Tuesday, October 21, 2008

Not Just Kids’ Stuff

Cover image, courtesy of the Philadelphia Museum of Art.

When you become a parent, your entire world changes. As your child grows, you try to bring that entire world to them in all its color and beauty. For anyone who loves art and wants their child to love it, too, Maria K. Shoemaker and Katy Friedland’s A Is for Art Museum (above) is a good place to start. Using the entire width and breadth of the Philadelphia Museum of Art. Shoemaker, the PMA’s Senior Curator of Education, and Friedland, Manager of Family and Children’s Programs at the PMA, use every children’s educational trick in the book in this book to make the journey through the alphabet a treat for the ear and the eye as well as for the imagination, planting the seeds so that parents can nurture the budding art lover deep inside every kid. “Here is a building filled with art. What will you find inside?” the first page reads, with the majestic classical columns of the PMA sitting atop the Rocky Steps drawing the young reader in for closer inspection. With such a great start, the fun (and learning) is just beginning.

The Kiss (Constantin Brancusi, French, born Romania, 1876-1957). Limestone, 23 x 13 ¼ x 10 inches, 1916. Philadelphia Museum of Art: The Louise and Walter Arsenberg Collection, 1950.

Like any good children’s book, A Is for Art Museum will keep adults interested, too, wondering what will happen next. “D is for Dancer” brings us to the Edgar Degas’ statue of the Little Dancer, Aged Fourteen. I can just imagine the feeling of a child, perhaps a little girl taking her first dance class, connecting with this image and later even going to see the sculpture itself at the museum—a friend waiting for her all this time. “E is for Eyes” presents the museum’s collection of miniature paintings of eyes, one of the wonderfully strange slices of the past hidden in plain sight in one of the museum’s lesser travelled rooms. “K is for Kiss,” featuring Constantin Brancusi’s The Kiss (above) calls on youngsters to stretch their minds to see the two figures smooching. When “N is for Neck” rolls around, the authors ask the young reader to try physically stretching his or her neck just like the woman in a painting by Amedeo Modigliani does. Labels such as classical, Impressionist, modern, or even foreign have no place in this alphabetical tour of cultures and styles, opening up the child’s imagination to a literally boundless world.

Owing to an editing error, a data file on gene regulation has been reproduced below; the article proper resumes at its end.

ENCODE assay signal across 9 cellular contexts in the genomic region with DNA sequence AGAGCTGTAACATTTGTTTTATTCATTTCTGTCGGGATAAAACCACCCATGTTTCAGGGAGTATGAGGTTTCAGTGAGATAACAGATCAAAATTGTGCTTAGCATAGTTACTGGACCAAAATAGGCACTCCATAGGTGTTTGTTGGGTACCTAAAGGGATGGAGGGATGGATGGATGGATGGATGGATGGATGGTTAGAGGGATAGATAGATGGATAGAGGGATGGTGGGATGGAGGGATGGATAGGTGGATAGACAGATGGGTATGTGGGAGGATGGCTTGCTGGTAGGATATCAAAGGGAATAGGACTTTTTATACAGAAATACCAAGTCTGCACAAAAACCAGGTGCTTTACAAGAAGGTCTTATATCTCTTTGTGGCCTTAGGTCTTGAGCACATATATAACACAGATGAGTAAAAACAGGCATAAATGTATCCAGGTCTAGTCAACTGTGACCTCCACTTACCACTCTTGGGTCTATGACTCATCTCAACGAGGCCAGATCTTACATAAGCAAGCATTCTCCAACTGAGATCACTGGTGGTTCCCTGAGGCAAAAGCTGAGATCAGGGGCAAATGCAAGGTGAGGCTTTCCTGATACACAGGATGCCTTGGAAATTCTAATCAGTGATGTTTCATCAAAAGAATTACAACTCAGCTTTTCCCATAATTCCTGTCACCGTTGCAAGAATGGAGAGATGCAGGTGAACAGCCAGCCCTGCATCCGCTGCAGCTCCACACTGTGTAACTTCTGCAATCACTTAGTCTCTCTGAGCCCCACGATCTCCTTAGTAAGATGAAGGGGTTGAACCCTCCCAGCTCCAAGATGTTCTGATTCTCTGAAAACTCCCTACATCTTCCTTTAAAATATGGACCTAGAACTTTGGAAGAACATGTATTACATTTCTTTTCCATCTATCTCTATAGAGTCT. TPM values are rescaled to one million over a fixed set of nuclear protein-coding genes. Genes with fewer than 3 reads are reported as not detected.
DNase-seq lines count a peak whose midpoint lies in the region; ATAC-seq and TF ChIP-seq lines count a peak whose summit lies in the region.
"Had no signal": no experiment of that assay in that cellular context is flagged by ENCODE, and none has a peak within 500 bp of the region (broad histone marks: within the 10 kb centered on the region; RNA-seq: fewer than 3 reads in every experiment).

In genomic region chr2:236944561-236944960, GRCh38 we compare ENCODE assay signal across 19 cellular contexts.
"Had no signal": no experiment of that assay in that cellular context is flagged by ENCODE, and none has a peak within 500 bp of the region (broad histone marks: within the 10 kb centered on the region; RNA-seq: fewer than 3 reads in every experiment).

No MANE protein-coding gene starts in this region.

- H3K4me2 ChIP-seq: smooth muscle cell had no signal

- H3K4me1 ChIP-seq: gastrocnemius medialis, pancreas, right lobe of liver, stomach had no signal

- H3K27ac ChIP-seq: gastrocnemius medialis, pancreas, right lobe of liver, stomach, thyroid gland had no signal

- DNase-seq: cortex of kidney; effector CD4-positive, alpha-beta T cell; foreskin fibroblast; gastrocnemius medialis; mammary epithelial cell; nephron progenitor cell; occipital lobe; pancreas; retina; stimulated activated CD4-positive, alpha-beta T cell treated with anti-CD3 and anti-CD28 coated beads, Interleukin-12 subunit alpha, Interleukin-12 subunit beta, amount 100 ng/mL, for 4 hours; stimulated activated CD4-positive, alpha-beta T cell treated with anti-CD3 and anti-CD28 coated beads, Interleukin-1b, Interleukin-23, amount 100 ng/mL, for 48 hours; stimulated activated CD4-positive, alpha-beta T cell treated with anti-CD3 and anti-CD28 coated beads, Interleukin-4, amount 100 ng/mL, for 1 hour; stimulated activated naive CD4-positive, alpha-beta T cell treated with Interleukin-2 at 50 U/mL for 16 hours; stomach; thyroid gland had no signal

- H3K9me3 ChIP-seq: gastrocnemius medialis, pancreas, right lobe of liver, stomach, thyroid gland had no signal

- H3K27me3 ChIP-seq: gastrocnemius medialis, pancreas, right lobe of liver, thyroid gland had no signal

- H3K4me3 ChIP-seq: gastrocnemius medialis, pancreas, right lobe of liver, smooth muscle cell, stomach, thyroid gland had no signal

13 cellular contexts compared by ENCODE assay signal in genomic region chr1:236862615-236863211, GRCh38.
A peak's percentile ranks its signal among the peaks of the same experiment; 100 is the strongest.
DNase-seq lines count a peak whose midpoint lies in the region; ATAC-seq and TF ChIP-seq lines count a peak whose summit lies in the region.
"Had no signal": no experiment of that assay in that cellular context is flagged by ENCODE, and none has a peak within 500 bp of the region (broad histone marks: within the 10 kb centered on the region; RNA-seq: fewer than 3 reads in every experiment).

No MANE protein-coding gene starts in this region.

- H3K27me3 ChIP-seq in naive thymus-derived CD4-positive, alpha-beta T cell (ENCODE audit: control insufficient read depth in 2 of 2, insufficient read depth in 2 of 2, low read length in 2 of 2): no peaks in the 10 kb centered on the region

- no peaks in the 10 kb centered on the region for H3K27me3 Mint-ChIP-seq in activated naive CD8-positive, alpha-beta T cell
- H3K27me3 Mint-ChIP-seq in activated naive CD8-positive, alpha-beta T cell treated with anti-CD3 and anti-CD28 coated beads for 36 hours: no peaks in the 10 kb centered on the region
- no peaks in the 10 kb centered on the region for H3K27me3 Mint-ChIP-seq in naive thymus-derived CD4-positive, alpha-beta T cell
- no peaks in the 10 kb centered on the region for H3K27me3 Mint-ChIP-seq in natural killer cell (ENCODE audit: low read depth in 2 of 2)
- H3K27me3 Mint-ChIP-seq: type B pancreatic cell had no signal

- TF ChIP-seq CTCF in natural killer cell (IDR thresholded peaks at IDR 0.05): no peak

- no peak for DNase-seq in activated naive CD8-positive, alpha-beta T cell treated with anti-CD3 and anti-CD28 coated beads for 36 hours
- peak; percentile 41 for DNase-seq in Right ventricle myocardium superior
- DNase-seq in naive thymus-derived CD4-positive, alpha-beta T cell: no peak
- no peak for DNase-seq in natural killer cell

Three Musicians (Pablo Ruiz y Picasso, Spanish, 1881-1973). Oil on canvas, 80 ½ x 74 1/8 inches, 1921. Philadelphia Museum of Art: A.E. Gallatin Collection, 1952.

The first time I flipped through A Is for Art Museum, I did so with my 2-year-old Alex in my lap. He knows all his letters, not necessarily all in order, so he was able to concentrate on the visuals of the book. (The inclusion of uppercase and lowercase letters—not always a given in alphabet books—shows that the educators knew what they were doing.) When I came to “M is for Musicians,” for which the authors made the remarkable choice of Pablo Picasso’s Three Musicians (above), I asked Alex if he could see the instruments. Finding anything in Picasso’s Cubist jumble challenges most adults, but Alex didn’t “know enough” not to try. After a few valiant guesses, Alex looked up at me and I showed him where they were. The look of discovery in his eye alone was worth the price of the book. It said, “Of course, there they were all along.” Not every work in the book is as challenging as Picasso’s, but the diversity of the works will keep the inquisitive child coming back again and again to find new things they didn’t see before. I can easily imagine A Is for Art Museum serving as the beginning of an art scavenger hunt through the PMA with kids giggling in the galleries as they come face to face with their new “old” friends.

The Orchard Window (Daniel Garber, American, 1880-1958). Oil on canvas, 56 7/16 x 52 ¼ inches, 1918. Philadelphia Museum of Art: Centennial gift of the family of Daniel Garber, 1976.

I can’t imagine any better advertisement or marketing tool to the four-and-under set than A Is for Art Museum. The heavy hitters in the Philadelphia lineup, such as Picasso’s Three Musicians and Van Gogh’s Sunflowers are here, but quieter gems such as an ornate German helmet from the armor collection and a Qing Dynasty dog cage. The choice of works such as Daniel Garber’s The Orchard Window (above) lends a distinctly Philadelphian flavor to the book, too. Proceeds from the launch party for A Is for Art Museum will go towards providing free copies to local libraries, Head Start programs, and community centers, adding to the aura of good feelings surrounding this book. Even if you’re not from Philadelphia, A Is for Art Museum will pull you and your child into the circle of readers and art lovers and never let you go.

[Many thanks to the Philadelphia Museum of Art for providing me with a review copy of Maria K. Shoemaker and Katy Friedland’s A Is for Art Museum and for the images above.]


Anonymous said...

It's a good thing to teach children about art. Children are very intuitive and they actually see things other people don't. At first.

Anonymous said...

this blog is very interesting and educational and at the same time very entertaining!
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